It was the day before Riemer and I went to Disneyland that I decided to try Korea. I had been waiting for Japan for over a year, and it didn’t look like anything was going to change in the near future. And camping in Riemer’s living room, or in hotels in Utrecht even longer didn’t seem like a good idea. So it had to be Korea.
If you’ve been waiting a year for Japan, Korea is ridiculously simple. You apply online for entry permission (K-eta), you get an answer within 24 hours, you do a PCR test and wop. Korea is waiting for you. I bought myself a one-way business class gift, hoping to get some sleep.
I slept for maybe four hours (because sleeping with a FFP2 mask is no fun), and then it was time for the Great Korea Counter Slalom, or, the endless procedures at the airport. I had put all my paperwork (PCR certificate, printout of my K-eta and the four forms I had to fill out on the plane) in a folder, but at which counter they wanted which piece of paper was not always clear to me. I’ll try to recall it as best I can.
The first desk I encountered wanted my PCR certificate. In exchange, I got a sticker on my passport that most likely said the check was okay. I don’t remember for sure if there was another counter in between, but after that I found myself in a line for people without Korean passports. There was a small booth with sim cards, but I had an e-sim so for me it was not necessary. In the queue there were flyers hanging everywhere with a QR code, which you could use to download an app. Once it was my turn, I took a seat opposite a man in hazmat-suit, with mouth mask and face shield, behind one of those little Plexiglas walls. He wanted my phone, and helped me set up the app.
I don’t know exactly what went wrong, but my Korean phone number didn’t work. The internet via the e-sim had been working fine all along, but apparently it took a little longer to activate the number. The app wanted a phone number, otherwise the installation could not be completed. My Dutch number was not allowed.
Oh-oh, here we go, I thought. They’ll probably send me straight back. (Or back to the sim stand, at least.) But the man asked me if I had any other contacts. I didn’t. Then I suggested to use the number of the hotel I had booked for after the quarantine. The man made a quick call to the hotel to verify my booking, and then it was ok. Pfew.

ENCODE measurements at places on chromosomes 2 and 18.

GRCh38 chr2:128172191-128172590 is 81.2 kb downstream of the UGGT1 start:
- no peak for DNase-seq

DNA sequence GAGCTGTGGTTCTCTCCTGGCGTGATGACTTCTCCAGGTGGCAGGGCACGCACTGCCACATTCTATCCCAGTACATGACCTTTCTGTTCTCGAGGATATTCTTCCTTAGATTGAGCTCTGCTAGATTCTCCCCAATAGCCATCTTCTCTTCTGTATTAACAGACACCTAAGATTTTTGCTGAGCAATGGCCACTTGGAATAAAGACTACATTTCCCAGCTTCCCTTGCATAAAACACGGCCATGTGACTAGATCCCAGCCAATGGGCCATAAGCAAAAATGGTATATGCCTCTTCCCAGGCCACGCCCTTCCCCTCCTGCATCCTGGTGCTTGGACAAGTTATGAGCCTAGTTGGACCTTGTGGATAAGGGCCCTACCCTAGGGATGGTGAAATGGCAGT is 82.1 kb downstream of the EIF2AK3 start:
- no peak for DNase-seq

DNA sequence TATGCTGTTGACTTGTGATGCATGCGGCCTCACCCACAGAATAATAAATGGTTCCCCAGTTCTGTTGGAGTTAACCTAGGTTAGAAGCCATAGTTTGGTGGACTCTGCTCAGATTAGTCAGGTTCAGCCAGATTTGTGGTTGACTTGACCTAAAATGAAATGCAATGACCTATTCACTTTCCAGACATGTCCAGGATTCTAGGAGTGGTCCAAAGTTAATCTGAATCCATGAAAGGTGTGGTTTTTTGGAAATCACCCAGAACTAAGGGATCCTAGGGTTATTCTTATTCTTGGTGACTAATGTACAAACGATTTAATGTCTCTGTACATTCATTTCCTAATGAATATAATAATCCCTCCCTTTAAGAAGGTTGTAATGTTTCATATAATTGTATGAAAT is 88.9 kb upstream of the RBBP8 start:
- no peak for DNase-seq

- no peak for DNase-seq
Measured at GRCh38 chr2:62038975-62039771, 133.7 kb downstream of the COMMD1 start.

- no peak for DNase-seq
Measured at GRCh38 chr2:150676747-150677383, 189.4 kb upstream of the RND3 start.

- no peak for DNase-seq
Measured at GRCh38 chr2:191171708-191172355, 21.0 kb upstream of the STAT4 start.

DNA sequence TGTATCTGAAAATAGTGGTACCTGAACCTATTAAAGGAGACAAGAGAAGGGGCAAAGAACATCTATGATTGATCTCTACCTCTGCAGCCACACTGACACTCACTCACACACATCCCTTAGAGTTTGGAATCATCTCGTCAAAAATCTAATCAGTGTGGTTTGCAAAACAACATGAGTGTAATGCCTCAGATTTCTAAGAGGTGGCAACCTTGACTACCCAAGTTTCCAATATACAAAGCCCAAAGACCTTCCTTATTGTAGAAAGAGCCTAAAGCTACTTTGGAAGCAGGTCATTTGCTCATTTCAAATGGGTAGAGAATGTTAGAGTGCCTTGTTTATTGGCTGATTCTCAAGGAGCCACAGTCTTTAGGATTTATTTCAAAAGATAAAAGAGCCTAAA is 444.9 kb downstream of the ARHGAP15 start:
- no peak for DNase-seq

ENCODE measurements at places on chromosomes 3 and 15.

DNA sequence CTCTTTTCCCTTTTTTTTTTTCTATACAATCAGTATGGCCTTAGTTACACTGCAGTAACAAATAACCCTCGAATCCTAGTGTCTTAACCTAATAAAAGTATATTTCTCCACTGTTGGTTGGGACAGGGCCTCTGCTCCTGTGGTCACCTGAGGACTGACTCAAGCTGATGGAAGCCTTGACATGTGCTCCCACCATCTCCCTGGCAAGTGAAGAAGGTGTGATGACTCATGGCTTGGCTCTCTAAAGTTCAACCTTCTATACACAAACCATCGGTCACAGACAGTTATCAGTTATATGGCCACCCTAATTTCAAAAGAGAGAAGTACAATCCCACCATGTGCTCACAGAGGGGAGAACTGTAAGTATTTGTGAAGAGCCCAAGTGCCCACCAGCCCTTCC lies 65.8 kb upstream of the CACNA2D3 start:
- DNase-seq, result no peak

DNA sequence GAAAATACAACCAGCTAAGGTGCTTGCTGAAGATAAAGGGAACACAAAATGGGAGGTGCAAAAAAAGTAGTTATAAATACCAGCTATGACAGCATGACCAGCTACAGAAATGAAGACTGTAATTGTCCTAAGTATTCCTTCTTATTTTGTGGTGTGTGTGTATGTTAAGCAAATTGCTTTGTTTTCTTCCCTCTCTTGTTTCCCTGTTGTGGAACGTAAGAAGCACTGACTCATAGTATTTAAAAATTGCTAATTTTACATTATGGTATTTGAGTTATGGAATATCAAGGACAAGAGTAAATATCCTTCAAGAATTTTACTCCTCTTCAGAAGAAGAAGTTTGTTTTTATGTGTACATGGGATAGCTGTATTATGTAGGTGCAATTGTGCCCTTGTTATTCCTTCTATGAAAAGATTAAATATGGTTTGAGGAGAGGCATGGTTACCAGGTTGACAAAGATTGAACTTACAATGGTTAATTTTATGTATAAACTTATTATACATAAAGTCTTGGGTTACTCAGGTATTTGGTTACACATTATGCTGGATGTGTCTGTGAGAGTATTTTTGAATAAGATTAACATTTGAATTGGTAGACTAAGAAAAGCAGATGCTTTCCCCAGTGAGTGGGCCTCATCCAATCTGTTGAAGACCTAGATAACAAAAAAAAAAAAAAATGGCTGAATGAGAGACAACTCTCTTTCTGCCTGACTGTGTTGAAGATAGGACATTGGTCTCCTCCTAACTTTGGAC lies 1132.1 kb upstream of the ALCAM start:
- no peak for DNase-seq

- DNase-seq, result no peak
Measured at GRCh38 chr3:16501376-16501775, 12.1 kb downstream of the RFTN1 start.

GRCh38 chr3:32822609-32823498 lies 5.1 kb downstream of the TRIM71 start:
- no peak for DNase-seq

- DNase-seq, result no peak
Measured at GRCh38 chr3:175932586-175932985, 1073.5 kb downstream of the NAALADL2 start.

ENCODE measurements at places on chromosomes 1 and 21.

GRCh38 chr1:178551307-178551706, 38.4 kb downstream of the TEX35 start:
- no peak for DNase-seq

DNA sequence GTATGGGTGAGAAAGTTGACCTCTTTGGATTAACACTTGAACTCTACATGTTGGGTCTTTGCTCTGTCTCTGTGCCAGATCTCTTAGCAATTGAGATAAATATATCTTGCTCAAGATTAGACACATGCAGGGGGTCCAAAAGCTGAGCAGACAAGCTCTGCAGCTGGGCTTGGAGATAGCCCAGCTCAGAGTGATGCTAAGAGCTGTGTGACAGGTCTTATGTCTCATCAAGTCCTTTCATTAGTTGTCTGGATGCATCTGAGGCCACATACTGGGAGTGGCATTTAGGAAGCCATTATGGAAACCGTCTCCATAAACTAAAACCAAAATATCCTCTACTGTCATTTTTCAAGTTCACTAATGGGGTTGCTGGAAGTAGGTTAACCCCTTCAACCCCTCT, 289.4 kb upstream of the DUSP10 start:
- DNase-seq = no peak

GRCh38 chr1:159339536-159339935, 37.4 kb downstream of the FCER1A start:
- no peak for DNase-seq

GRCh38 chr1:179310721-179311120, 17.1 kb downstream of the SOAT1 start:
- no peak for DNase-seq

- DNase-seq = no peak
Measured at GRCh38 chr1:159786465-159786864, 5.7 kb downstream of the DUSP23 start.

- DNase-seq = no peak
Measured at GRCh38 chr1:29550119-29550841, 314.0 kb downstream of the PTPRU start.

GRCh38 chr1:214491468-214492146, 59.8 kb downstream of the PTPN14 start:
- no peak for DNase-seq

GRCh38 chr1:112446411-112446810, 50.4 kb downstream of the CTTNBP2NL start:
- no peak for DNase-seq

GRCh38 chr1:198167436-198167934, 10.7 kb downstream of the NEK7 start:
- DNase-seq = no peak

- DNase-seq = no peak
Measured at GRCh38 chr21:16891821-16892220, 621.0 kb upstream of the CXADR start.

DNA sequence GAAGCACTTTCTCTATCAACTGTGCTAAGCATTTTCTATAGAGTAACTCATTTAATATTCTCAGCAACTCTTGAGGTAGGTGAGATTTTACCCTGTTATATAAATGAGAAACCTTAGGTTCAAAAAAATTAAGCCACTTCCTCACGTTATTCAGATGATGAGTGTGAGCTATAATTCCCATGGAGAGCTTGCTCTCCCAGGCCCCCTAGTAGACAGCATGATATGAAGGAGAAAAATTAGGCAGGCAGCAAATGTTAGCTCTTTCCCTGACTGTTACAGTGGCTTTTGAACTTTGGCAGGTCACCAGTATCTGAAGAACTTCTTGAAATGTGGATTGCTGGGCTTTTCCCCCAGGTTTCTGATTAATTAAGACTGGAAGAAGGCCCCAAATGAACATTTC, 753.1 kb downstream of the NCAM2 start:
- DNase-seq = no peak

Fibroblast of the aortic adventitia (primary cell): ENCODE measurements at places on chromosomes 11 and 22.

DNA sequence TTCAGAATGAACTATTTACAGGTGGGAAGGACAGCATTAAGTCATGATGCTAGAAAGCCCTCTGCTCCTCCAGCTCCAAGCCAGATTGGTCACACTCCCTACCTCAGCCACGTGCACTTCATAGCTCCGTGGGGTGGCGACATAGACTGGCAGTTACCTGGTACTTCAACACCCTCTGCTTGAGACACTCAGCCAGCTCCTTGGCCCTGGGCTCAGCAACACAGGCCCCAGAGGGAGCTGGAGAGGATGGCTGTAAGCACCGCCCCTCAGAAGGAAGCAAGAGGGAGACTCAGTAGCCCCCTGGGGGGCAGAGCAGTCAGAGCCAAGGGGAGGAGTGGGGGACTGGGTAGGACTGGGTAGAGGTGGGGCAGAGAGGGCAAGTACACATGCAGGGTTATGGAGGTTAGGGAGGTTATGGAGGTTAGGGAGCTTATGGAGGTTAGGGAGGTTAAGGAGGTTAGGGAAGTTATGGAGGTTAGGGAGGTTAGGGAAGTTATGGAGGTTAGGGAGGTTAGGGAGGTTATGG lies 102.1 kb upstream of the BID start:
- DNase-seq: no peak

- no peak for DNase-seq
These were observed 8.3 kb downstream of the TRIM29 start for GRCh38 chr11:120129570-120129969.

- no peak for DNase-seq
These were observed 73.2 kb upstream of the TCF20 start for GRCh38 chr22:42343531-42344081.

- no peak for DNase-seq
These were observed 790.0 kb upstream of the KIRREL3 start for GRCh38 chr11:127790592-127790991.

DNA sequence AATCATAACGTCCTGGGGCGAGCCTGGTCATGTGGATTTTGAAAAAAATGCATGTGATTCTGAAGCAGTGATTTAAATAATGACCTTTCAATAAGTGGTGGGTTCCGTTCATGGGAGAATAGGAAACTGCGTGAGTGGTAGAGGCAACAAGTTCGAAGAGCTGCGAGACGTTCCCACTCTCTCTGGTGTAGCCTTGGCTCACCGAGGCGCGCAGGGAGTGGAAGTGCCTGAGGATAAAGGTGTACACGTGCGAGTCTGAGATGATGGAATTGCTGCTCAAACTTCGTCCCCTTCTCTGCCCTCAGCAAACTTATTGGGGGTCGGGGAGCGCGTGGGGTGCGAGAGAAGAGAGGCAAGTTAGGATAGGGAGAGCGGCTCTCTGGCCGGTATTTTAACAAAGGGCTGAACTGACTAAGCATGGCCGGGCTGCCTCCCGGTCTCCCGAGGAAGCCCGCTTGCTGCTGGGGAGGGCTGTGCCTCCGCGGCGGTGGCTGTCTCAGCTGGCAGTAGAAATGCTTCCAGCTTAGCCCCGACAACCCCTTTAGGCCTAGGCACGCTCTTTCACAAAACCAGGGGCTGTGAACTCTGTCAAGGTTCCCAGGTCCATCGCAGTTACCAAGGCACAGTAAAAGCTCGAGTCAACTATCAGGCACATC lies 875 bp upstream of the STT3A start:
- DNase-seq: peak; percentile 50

The next counter was the quarantine check. A lady asked me if I had family in Korea. Didn’t have any. “Do you know that you have to be in a quarantine facility for 10 days then?” Of course I knew that. I hadn’t brought a suitcase full of snacks for nothing. I got a red card to hang around my neck, and a red sticker on my passport: quarantine. There were also yellow cards, which were later taken to the hotel, but they probably had different conditions or something? Anyway. Next counter.
Passport control. At last. Would they still throw me out of here? Well, no. I gave her the K-eta form (I think?), and the lady behind this counter asked me what I came to do. “Well um, I was actually going to move my business to Japan but yeah, they’re still closed, so I thought, let me check out Korea…” The woman laughed and let me through to the next step: my bags!
All in all, this hassle took about an hour and a half, I think. In the baggage hall, I took a moment to go to the bathroom, but thankfully, there were restrooms at several points along this route. I hear from people returning to Japan that it is different there. Anyway, my suitcase had been circling on the belt for an hour, so I quickly found it. I gave the nothing-to-declare bill to the customs officer, who thought I looked totally trustworthy, so I was allowed to continue.
The vengabus is coming
Now normally you go through big sliding doors and you’re in the country. Ready, finish, insert Mario flagpole sound. But not this time. I had to go through with my red ticket to a waiting area, where I met another Dutchman. He was here for work. He also had to go to the quarantine hotel, but well, then he could at least work in the right time zone. Not much later we were picked up and taken to the next waiting area. Note: these waiting areas are not much more than a section of the arrival hall with partitions around it. Here we sat for up to an hour, and I began to collapse. Here was no toilet, here I could not get out, and here I also had no idea how what where and when. Yes, we would be taken to a hotel. But were we going to wait until there were enough people? Until the bus was there? Until a hotel was available?